A hard, shining, transparent concrete juice, obtained from an American tree; but which, although it is commonly considered a gum, has neither the solubility in water common to gums, nor the solubility in alcohol common to resins, except in a very slight degree. It may be dissolved by digestion in linseed oil, rendered drying by quick lime, with a heat very little less than is sufficient to boil or decompose the oil. This solution, diluted with oil of turpentine, forms a beautiful transparent varnish, which, when properly applied, and slowly dried, is very hard and durable. It preserves and gives lustre to paintings, and greatly restores the decayed colours of old pictures, by filling up the cracks, and rendering the surfaces of reflected light more uniform. It has been observed by Mr. Sheldrake, that if powdered copal be triturated with a little camphor, it softens and becomes a coherent mass; and camphor, added either to alcohol or oil of turpentine, renders it a solvent of copal. Half an ounce of camphor is sufficient for a quart of oil of turpentine, which should be of good quality; and the copal, about the size of a walnut, should be broken into small pieces, but not to powder.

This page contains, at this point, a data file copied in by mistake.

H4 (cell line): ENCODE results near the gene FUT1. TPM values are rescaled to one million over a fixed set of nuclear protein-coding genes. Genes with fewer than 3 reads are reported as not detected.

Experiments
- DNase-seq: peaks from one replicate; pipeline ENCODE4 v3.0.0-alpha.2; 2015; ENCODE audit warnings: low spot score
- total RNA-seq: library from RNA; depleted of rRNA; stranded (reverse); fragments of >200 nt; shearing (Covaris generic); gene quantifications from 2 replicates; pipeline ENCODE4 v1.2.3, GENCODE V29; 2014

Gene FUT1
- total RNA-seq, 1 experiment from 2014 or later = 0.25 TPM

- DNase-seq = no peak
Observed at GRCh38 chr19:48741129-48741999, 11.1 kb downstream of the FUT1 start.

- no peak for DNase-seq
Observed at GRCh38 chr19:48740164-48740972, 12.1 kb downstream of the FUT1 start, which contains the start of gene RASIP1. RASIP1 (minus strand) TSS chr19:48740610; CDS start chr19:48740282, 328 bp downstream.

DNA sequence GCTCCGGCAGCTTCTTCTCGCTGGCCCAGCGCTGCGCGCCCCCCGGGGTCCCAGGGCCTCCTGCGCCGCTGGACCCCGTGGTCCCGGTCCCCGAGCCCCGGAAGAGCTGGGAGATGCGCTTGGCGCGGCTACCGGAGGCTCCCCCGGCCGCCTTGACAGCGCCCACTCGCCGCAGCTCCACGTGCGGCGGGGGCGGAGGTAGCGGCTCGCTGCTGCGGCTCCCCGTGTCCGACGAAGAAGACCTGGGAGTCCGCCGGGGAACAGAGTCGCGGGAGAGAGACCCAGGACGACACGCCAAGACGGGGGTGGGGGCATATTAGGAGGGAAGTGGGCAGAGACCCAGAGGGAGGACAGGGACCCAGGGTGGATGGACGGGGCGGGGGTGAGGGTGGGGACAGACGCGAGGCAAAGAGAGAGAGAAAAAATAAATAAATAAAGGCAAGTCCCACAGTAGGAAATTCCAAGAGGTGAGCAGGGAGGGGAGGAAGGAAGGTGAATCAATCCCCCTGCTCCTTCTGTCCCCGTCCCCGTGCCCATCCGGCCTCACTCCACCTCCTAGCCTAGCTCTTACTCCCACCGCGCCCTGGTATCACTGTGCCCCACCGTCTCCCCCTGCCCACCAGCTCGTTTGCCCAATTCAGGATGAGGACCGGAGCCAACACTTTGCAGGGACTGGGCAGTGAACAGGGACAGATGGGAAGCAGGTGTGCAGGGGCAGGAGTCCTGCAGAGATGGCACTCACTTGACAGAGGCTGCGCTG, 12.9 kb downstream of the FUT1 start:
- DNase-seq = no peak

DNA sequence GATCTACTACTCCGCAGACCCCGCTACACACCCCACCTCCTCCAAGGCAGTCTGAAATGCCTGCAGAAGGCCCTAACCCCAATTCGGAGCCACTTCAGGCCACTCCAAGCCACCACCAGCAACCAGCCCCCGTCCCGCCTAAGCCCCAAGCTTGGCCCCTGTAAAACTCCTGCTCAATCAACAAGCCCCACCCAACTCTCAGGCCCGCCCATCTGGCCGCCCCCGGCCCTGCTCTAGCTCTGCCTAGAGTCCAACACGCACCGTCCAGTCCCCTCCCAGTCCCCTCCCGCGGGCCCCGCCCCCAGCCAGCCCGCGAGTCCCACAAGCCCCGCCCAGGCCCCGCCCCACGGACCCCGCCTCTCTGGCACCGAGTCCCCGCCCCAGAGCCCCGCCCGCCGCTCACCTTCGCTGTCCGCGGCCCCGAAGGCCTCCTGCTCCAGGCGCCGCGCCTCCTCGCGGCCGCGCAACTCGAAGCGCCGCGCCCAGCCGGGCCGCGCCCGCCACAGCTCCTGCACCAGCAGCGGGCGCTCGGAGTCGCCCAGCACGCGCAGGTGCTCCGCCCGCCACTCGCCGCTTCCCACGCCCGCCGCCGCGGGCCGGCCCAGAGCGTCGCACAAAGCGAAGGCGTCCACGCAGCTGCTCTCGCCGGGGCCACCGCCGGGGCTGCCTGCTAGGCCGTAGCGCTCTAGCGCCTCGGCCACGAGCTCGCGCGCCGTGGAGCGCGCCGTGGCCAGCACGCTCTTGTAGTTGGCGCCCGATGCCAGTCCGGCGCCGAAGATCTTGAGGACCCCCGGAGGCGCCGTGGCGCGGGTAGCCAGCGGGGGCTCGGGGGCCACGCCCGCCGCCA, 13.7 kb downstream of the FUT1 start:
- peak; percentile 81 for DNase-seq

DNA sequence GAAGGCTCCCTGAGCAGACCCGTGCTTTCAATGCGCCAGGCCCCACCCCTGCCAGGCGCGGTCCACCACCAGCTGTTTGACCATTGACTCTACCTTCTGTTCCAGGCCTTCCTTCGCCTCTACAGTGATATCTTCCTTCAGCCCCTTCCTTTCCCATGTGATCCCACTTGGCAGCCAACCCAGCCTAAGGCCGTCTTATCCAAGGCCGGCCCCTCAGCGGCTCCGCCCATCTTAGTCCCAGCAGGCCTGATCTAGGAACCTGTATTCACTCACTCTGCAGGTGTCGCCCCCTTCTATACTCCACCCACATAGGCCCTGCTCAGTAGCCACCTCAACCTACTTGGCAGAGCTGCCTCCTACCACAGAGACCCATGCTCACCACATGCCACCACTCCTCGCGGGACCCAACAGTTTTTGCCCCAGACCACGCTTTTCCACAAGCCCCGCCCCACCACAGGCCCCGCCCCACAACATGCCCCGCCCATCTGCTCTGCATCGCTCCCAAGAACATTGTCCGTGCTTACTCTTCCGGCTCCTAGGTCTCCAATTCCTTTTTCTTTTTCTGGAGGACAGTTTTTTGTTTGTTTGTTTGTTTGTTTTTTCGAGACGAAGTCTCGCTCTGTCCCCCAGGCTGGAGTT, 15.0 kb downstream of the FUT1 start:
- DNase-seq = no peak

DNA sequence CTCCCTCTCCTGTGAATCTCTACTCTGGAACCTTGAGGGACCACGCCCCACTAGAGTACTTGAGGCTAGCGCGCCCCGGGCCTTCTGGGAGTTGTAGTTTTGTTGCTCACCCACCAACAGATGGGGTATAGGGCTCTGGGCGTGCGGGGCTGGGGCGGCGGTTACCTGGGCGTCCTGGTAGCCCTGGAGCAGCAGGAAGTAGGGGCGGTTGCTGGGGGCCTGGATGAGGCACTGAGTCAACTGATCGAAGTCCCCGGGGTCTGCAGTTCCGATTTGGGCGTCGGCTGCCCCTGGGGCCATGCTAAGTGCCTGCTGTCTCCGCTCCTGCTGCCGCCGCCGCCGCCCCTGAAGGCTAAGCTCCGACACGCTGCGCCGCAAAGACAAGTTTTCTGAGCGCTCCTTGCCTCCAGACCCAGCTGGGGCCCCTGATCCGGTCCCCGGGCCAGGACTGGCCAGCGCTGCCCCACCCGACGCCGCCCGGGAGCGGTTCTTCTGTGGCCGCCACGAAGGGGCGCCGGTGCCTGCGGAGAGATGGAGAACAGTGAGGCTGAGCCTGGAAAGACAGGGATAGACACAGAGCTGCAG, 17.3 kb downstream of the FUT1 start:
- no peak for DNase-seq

The mixture should be set on a fire, so brisk as to make it boil almost immediately.
The vessel should be of metal, strong, with a long neck, and capable of holding about two quarts. The mouth should be stopped with a cork, having a notch cut in it to prevent its bursting. Mr. Cornelius Varley (who has bestowed much judicious attention to the preparation of artists' materials), states that a good copal varnish may be prepared by pouring upon the purest lumps of copal, reduced to a fine mass in a mortar, colourless spirits of turpentine, to about one-third higher than the copal, and triturating the mixture occasionally in the course of the day. Next morning it may be poured off into a bottle for use. Successive portions of oil of turpentine may thus be worked with the same. Oil of lavender is stated to be alone a solvent of copal, which is probably owing to the camphor contained in the former. Camphorated oil of turpentine will also dissolve copal, but a mixture of camphor and alcohol effects it more readily.